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More education needed on finance

Gov. Ted Strickland announced an effort Tuesday that will provide assistance to homeowners looking to fight for their homes in the middle of the foreclosure crisis.

Some 1,100 attorneys will provide free services to those seeking legal assistance and an understanding of their financial options. Those attorneys will work with legal aids, and will try to curb the increasing rate of foreclosures.

Homeowners who make less than 250 percent of the federal poverty rate are eligible for the program, but more people could become eligible at a later date. That is about $55,000 of income for a family of four.

“These are people who are willing to pay their mortgage,” Columbus Legal Aid Staska Keefer told the Associated Press. “They’re not trying to get a free house.”

This initiative can provide some real help to struggling homeowners. However, there is a bigger picture to understand when it comes to the impact this crisis is having on the U.S. economy.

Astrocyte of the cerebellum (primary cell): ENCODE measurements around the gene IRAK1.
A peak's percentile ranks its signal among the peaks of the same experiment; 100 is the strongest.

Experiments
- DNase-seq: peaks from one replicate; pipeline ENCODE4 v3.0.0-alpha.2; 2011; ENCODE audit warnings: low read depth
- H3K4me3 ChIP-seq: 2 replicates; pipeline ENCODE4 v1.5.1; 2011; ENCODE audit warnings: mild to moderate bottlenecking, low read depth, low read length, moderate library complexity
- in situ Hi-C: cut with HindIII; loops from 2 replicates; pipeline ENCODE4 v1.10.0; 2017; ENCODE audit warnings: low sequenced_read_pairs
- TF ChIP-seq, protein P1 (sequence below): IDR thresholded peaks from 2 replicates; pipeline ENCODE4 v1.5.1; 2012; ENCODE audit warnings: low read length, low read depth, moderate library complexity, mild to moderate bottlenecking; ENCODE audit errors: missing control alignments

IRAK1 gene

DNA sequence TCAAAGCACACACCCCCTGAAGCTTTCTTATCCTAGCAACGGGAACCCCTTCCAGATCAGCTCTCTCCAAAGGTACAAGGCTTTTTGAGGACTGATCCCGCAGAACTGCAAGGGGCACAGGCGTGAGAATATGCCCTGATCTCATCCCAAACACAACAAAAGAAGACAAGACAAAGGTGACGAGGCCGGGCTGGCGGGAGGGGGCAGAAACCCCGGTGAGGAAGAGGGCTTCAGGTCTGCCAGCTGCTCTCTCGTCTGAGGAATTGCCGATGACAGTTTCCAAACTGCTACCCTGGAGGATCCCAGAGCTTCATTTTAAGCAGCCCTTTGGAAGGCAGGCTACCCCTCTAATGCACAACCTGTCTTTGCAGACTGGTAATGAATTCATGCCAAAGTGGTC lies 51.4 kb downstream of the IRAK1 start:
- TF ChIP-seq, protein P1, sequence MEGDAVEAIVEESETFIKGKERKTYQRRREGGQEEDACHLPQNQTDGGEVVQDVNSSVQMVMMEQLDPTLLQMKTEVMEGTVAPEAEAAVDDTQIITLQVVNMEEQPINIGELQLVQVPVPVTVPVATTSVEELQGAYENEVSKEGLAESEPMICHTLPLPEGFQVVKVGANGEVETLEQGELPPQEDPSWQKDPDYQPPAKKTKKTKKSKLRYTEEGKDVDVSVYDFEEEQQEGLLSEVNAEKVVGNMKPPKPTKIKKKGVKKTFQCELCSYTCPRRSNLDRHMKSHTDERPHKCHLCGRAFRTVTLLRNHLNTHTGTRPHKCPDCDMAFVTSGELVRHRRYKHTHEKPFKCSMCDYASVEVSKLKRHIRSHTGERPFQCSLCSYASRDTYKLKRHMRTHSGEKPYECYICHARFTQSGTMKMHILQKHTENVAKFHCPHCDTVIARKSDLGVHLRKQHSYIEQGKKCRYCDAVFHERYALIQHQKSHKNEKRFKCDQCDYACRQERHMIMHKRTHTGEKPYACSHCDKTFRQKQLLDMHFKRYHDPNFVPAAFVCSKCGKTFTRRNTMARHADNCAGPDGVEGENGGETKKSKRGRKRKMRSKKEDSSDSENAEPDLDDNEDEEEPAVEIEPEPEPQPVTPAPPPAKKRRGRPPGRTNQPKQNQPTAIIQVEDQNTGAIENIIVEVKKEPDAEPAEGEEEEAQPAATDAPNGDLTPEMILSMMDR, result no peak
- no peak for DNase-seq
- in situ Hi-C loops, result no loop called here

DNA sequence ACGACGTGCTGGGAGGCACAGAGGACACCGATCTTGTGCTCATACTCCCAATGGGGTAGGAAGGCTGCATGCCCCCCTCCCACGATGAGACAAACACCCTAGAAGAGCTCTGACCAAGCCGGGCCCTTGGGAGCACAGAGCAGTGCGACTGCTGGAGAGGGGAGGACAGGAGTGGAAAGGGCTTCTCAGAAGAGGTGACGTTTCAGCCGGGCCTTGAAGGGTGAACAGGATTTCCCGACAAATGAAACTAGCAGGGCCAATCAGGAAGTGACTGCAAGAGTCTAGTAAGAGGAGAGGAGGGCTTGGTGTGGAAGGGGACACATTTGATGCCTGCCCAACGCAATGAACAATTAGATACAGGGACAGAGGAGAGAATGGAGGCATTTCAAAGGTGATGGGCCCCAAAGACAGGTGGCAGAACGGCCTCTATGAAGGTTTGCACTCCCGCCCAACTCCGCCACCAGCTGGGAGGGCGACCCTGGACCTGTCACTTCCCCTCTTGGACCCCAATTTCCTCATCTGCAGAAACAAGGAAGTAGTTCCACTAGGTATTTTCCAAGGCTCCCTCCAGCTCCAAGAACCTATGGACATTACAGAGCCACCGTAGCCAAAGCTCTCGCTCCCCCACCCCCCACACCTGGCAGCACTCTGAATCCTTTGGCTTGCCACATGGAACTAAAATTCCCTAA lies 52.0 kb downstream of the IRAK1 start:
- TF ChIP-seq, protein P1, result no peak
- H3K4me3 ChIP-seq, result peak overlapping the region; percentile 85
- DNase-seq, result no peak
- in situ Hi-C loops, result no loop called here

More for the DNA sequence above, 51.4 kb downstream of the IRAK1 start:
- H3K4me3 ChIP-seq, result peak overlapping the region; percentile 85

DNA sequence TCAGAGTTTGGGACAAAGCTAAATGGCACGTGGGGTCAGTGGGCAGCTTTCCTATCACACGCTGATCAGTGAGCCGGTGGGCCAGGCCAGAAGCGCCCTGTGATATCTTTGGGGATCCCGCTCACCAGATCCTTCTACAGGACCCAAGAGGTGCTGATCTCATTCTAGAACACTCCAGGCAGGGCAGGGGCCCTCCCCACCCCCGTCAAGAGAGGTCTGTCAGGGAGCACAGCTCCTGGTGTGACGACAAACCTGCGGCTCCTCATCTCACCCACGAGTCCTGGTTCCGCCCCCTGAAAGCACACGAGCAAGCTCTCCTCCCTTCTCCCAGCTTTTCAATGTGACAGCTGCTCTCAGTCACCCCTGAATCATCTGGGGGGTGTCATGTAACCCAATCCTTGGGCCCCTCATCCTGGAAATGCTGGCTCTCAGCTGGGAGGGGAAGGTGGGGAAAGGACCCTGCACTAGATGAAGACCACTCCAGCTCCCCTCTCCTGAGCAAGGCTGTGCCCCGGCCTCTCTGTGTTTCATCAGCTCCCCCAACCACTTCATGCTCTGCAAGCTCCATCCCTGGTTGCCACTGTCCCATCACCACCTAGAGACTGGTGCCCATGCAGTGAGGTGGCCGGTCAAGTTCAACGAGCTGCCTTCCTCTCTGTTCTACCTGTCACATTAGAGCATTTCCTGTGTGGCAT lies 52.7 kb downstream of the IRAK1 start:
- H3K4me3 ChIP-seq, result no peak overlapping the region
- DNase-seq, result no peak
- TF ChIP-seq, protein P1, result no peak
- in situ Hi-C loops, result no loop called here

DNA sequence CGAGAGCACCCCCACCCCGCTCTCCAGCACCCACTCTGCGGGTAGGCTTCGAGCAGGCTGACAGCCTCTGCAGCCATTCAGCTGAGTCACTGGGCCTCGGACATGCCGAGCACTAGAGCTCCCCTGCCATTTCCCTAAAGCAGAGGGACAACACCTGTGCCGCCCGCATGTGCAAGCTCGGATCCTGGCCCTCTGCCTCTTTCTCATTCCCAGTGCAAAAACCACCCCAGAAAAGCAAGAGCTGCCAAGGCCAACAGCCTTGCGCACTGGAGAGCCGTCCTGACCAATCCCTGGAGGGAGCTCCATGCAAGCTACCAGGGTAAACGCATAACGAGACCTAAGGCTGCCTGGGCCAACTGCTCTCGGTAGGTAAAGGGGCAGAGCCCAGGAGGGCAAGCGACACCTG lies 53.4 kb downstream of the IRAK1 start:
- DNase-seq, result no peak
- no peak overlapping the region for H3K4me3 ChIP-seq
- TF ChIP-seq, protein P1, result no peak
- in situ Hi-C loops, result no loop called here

With the looming costs of retirements for baby boomers and the current state of the economy, the notion that America will lose its superiority as an economic superpower is no longer a question of if, but when.

Certainly there is enough blame to go around. Predatory lenders have some responsibility, as do the people who agree to the terms of loans, no matter how dangerous they were.

But what this crisis should reveal is that Americans are simply not versed well enough in the area of personal finance. In short, the United States is a country that collectively fails Economics 101.

That is not to suggest that schools on the secondary and post-secondary levels are not trying to educate young people in this area.

However, the financial institutions of America have been built — to some degree — because of a lack of understanding by the U.S. citizenry.

But, as we can now see with startling clarity, the debt problems that have engulfed American families are not theirs alone.

There is a price for everyone, well, to pay.